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Women's use of self-tanners may cut down on UV radiation exposure

December 20, 2011|By Jeannine Stein, Los Angeles Times / For the Booster Shots blog
  • Using self-tanners may compel women to not seek out the sun or tanning beds as much, a study finds.
Using self-tanners may compel women to not seek out the sun or tanning beds… (Lionel Cironneau / Associated…)

Self-tanning products might be keeping women from hitting the beach and tanning beds and courting dangerous UV radiation exposure, a study finds.

A study released online Monday in the Archives of Dermatology surveyed 415 women about their use of self-tanners and how often they tanned under the sun or in tanning beds in the previous year, plus their attitudes toward tanned skin.

While some health experts hail self-tanners as a safer alternative than tanning via the sun and beds, others worry that using the product compels people to seek out those conventional and harmful methods more often.

Among the women surveyed, 48.4% used self-tanning products at least once in the previous year. In addition, 70.6% tanned in the sun, 26% used tanning beds and 25.3% did both.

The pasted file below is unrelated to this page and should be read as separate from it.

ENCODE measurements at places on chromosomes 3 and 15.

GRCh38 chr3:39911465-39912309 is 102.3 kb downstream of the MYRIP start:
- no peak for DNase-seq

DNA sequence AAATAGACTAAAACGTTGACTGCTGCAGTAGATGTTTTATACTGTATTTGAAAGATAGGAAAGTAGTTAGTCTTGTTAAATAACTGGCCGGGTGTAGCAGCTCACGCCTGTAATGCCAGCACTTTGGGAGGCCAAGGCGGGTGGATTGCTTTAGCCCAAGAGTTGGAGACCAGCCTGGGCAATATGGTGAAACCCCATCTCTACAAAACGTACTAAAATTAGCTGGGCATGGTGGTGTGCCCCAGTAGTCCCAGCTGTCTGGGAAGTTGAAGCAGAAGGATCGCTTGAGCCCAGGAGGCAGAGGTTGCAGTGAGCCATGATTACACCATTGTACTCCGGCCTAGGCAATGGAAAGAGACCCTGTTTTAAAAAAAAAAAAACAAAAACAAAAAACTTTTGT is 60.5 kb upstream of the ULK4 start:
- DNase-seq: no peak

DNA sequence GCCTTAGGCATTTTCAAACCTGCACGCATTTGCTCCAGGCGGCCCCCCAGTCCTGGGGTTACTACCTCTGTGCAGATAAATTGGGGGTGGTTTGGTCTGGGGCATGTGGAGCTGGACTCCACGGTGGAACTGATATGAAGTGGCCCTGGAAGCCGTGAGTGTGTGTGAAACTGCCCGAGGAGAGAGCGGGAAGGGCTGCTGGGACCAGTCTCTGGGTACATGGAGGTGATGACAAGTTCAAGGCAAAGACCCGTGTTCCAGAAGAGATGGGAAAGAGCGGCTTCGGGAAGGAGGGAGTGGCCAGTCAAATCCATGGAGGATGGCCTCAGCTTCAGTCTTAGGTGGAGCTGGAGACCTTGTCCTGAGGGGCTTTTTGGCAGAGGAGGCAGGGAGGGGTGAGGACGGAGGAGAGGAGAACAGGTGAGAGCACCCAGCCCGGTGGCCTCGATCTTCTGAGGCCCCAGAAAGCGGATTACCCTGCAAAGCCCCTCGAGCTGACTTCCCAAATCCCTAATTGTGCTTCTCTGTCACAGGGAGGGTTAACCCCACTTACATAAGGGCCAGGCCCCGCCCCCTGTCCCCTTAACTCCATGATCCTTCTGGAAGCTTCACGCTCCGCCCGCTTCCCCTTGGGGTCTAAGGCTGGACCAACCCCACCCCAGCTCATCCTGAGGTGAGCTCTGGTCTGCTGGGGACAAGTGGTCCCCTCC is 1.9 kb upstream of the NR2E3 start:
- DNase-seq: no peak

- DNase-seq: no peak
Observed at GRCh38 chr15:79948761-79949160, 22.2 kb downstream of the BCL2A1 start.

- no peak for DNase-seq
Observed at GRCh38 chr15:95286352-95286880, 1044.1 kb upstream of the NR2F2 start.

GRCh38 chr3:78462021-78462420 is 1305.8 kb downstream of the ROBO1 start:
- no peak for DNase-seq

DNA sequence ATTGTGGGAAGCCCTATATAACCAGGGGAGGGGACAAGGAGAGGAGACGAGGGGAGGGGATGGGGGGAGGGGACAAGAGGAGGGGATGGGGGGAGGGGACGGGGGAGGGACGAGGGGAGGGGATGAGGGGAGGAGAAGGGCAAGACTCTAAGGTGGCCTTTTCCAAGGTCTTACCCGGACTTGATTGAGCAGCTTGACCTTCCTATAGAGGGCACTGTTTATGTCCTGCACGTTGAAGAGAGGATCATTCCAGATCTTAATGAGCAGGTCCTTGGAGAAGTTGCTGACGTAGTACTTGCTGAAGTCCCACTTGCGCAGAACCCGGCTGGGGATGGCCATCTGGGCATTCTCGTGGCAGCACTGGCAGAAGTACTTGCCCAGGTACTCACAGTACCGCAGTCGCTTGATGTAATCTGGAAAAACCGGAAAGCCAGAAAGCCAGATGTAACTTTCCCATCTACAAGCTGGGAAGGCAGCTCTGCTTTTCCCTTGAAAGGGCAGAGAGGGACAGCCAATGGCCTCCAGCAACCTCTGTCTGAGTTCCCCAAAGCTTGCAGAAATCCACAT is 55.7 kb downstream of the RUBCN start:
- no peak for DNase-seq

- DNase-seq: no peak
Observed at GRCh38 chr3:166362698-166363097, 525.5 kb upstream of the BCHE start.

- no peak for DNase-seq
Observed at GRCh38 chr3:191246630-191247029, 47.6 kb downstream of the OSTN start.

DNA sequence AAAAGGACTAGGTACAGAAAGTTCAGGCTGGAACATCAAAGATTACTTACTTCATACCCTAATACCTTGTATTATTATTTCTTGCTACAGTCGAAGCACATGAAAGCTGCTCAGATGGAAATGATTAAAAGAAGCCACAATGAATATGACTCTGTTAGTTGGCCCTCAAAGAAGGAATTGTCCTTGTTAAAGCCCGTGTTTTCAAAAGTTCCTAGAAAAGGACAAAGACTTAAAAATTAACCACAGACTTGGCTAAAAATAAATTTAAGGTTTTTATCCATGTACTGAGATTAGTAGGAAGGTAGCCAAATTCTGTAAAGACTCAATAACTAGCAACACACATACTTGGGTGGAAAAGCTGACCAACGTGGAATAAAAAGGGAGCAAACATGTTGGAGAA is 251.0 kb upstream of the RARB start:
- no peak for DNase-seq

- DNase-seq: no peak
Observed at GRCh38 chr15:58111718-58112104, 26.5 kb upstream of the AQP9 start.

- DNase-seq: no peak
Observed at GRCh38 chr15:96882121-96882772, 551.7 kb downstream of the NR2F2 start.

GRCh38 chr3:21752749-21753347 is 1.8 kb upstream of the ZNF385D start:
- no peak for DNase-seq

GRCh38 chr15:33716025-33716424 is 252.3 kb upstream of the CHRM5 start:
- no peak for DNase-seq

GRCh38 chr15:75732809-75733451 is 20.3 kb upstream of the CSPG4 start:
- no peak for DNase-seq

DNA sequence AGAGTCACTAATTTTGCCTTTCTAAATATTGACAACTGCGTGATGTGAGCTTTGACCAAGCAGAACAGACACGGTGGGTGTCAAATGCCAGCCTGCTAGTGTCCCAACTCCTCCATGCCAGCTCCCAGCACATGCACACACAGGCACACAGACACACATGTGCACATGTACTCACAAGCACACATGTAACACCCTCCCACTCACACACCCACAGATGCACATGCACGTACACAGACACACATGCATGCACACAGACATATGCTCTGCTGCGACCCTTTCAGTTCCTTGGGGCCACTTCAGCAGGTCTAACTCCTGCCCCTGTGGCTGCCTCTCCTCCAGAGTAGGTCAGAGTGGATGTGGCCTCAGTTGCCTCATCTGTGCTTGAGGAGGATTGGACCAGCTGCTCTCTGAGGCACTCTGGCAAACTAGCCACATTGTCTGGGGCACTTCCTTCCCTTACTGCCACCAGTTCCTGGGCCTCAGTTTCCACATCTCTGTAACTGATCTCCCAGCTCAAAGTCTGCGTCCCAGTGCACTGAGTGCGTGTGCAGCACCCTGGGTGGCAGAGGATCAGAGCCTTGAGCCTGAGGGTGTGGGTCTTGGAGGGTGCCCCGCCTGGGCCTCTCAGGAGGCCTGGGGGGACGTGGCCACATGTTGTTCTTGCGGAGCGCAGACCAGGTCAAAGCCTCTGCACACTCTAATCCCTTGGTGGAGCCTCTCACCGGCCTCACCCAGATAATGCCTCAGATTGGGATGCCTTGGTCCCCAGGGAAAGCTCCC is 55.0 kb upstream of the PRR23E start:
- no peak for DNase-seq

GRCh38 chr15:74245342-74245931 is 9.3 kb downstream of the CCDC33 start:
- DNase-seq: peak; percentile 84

But among women who used tanning products and sunned themselves, 36.8% said they had cut back on tanning in the sun because they were using self-tanners. Among those who used the products along with tanning beds, 38% said they reduced their use of the devices.

Tanned skin was highly prized among the study participants -- 92.7% of them felt that bronzed skin is more attractive than pale and 79.2% of them said they felt better when they had some color.

What compelled them to use self-tanners in the first place? Women viewed them as safer than getting tan via the sun or tanning beds, and they were afraid of getting wrinkles.

The study authors noted that a history of skin cancer, regular use of tanning beds or sun tanning, and feeling better about oneself after tanning were among the predictors of self-tanning product use.

The percentage of self-tanning product users was higher in this study than in previous ones, the authors said, but they added it may be because almost half of the participants were sorority members at a university.

The authors were encouraged by the drop in actual tanning among women who used self-tanning products. "If we can persuade them to use STPs periodically or before special occasions, when they may otherwise choose to visit a tanning bed or a sunny beach," they wrote, "we may be able to significantly alter UV [radiation] tanning behaviors."

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